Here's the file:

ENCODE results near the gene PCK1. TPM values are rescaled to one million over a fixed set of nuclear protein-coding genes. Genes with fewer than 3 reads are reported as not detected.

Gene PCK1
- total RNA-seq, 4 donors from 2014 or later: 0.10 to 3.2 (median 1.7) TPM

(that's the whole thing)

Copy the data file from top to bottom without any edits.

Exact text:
ENCODE results near the gene PCK1. TPM values are rescaled to one million over a fixed set of nuclear protein-coding genes. Genes with fewer than 3 reads are reported as not detected.

Gene PCK1
- total RNA-seq, 4 donors from 2014 or later: 0.10 to 3.2 (median 1.7) TPM